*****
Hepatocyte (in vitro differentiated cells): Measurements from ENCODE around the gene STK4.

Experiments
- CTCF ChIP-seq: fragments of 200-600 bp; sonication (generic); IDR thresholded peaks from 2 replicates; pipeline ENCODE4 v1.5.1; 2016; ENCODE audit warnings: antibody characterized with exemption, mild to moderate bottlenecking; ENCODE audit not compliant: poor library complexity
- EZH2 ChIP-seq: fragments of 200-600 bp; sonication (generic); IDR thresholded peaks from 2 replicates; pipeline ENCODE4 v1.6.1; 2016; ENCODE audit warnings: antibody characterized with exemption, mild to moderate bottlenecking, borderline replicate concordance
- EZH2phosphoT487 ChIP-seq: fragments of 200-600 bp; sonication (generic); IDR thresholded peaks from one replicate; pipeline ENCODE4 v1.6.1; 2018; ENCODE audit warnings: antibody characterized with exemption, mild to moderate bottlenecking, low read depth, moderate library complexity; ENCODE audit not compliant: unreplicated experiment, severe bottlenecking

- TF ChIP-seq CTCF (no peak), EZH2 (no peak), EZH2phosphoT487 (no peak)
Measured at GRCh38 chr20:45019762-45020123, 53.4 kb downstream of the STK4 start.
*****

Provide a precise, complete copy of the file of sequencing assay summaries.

Hepatocyte (in vitro differentiated cells): Measurements from ENCODE around the gene STK4.

Experiments
- CTCF ChIP-seq: fragments of 200-600 bp; sonication (generic); IDR thresholded peaks from 2 replicates; pipeline ENCODE4 v1.5.1; 2016; ENCODE audit warnings: antibody characterized with exemption, mild to moderate bottlenecking; ENCODE audit not compliant: poor library complexity
- EZH2 ChIP-seq: fragments of 200-600 bp; sonication (generic); IDR thresholded peaks from 2 replicates; pipeline ENCODE4 v1.6.1; 2016; ENCODE audit warnings: antibody characterized with exemption, mild to moderate bottlenecking, borderline replicate concordance
- EZH2phosphoT487 ChIP-seq: fragments of 200-600 bp; sonication (generic); IDR thresholded peaks from one replicate; pipeline ENCODE4 v1.6.1; 2018; ENCODE audit warnings: antibody characterized with exemption, mild to moderate bottlenecking, low read depth, moderate library complexity; ENCODE audit not compliant: unreplicated experiment, severe bottlenecking

- TF ChIP-seq CTCF (no peak), EZH2 (no peak), EZH2phosphoT487 (no peak)
Measured at GRCh38 chr20:45019762-45020123, 53.4 kb downstream of the STK4 start.